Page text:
Director Baz Luhrmann might as well be an onion for the Presley women.
Riley Keough, the granddaughter of Elvis Presley, has revealed that she got emotional while watching a biopic of his grandfather for the first time. She shed tears with both her mother, Lisa Marie Presley, as well as grandmother, Priscilla Presley.
The three Presley women were reduced to tears as they watched the film together, said Keough during the Cannes Film Festival.
“It was a very emotional experience. It’s very intense to watch when it’s your family,” said Keough, a first-time filmmaker whose debut movie, War Pony, launched at Cannes. “It wasn’t like I distrusted Baz in any way, but you’re protective over your family.”
Elvis, featuring Austin Butler as the iconic singer, follows Presley’s early life in Tennessee, his ties with Colonel Parker (Tom Hanks), and his unforgettable journey to fame.
Presley’s ex-wife, Priscilla, posted on Instagram to compliment the movie earlier this month.
“I’ve seen Elvis the film. I watched the trailer over a dozen times,” she said. “I relived every moment in this film. It took me a few days to overcome the emotions, as it did with Lisa.”
Lisa Marie Presley described the movie as “absolutely exquisite” and projected that it would snatch an Oscar.
Keough, at the Cannes, told the audience that she had been a fan of Luhrmann for a long time.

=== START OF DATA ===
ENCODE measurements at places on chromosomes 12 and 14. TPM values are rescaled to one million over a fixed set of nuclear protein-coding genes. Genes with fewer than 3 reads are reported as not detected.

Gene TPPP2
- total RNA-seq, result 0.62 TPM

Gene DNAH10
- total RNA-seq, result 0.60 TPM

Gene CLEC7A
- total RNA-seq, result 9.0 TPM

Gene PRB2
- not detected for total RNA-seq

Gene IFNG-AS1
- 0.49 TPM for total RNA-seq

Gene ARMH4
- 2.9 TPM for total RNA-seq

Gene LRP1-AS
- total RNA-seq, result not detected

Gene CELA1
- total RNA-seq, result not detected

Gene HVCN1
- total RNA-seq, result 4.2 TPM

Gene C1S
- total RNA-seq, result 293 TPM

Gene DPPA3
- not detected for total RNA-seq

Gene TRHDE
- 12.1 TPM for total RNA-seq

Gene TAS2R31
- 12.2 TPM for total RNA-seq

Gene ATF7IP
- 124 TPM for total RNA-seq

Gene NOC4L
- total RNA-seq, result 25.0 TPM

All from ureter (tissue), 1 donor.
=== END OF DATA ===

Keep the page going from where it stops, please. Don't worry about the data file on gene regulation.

“The first movie I ever watched in the theater and said I wanted to make movies was Moulin Rogue. I was 12,” she revealed. “It was a real horror to know Baz was doing this movie. Romeo + Juliet and Moulin Rogue, for the age I was at the time, were really powerful.”
She further said that the effort Luhrmann and Butler dedicated to getting the details accurate was visible from the first scenes of the film.
“That made me emotional immediately,” Keough stated. “I started crying five minutes in and didn’t stop. There’s a lot of family trauma and generational trauma that started around then for our family. I felt honored they worked so hard to really get his essence. Austin captured that beautifully.”
Earlier this month, in an interview with EW, Luhrmann said that he wanted to utilize Elvis to spend time with the man instead of the titular singer, navigating race relations and the ever-changing sands of celebrity culture along the way.
“This was about exploring America in the ’50 and the ’60s and the ’70s, and Elvis was at the center of the culture for the good, the bad, and the ugly in various ways,” the filmmaker said. “It’s a bit like [how] Shakespeare takes a historical figure and uses it to look at the bigger picture.”
Luhrmann sees his movie as less of a biopic or a musical and more of an impressionist tapestry in his own style.
“It’s a drama. But music in this film is as important as words,” he said. “Because Elvis was a man of few words. When he spoke, he spoke with such intent and meaning, but where he really communicated himself was through song.”Elvis comes to theaters on June 24.